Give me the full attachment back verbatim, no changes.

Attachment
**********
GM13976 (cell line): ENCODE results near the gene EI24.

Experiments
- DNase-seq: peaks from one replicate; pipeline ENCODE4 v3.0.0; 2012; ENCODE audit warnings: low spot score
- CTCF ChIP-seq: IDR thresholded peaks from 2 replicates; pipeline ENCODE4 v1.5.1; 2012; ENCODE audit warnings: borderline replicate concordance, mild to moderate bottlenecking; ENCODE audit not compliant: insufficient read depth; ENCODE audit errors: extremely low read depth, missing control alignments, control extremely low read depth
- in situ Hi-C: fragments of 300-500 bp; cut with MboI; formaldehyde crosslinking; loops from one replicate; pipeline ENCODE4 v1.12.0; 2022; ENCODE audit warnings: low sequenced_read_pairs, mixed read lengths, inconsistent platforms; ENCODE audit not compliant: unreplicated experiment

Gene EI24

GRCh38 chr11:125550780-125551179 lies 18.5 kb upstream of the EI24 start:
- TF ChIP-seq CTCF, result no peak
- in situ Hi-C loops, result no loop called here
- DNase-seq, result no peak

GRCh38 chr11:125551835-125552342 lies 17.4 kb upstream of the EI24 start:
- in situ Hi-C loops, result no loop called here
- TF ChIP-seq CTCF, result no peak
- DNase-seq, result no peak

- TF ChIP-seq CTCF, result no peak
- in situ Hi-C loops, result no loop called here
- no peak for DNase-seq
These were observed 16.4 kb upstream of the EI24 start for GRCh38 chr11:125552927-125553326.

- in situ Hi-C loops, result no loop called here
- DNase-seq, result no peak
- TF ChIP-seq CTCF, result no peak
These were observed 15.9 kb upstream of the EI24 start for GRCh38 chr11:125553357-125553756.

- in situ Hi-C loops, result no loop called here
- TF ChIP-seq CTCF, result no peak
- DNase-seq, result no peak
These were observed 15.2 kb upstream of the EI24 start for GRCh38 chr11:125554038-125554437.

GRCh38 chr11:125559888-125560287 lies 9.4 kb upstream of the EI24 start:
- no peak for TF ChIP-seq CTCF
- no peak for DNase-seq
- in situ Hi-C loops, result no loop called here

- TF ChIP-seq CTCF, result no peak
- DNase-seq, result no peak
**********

GM13976 (cell line): ENCODE results near the gene EI24.

Experiments
- DNase-seq: peaks from one replicate; pipeline ENCODE4 v3.0.0; 2012; ENCODE audit warnings: low spot score
- CTCF ChIP-seq: IDR thresholded peaks from 2 replicates; pipeline ENCODE4 v1.5.1; 2012; ENCODE audit warnings: borderline replicate concordance, mild to moderate bottlenecking; ENCODE audit not compliant: insufficient read depth; ENCODE audit errors: extremely low read depth, missing control alignments, control extremely low read depth
- in situ Hi-C: fragments of 300-500 bp; cut with MboI; formaldehyde crosslinking; loops from one replicate; pipeline ENCODE4 v1.12.0; 2022; ENCODE audit warnings: low sequenced_read_pairs, mixed read lengths, inconsistent platforms; ENCODE audit not compliant: unreplicated experiment

Gene EI24

GRCh38 chr11:125550780-125551179 lies 18.5 kb upstream of the EI24 start:
- TF ChIP-seq CTCF, result no peak
- in situ Hi-C loops, result no loop called here
- DNase-seq, result no peak

GRCh38 chr11:125551835-125552342 lies 17.4 kb upstream of the EI24 start:
- in situ Hi-C loops, result no loop called here
- TF ChIP-seq CTCF, result no peak
- DNase-seq, result no peak

- TF ChIP-seq CTCF, result no peak
- in situ Hi-C loops, result no loop called here
- no peak for DNase-seq
These were observed 16.4 kb upstream of the EI24 start for GRCh38 chr11:125552927-125553326.

- in situ Hi-C loops, result no loop called here
- DNase-seq, result no peak
- TF ChIP-seq CTCF, result no peak
These were observed 15.9 kb upstream of the EI24 start for GRCh38 chr11:125553357-125553756.

- in situ Hi-C loops, result no loop called here
- TF ChIP-seq CTCF, result no peak
- DNase-seq, result no peak
These were observed 15.2 kb upstream of the EI24 start for GRCh38 chr11:125554038-125554437.

GRCh38 chr11:125559888-125560287 lies 9.4 kb upstream of the EI24 start:
- no peak for TF ChIP-seq CTCF
- no peak for DNase-seq
- in situ Hi-C loops, result no loop called here

- TF ChIP-seq CTCF, result no peak
- DNase-seq, result no peak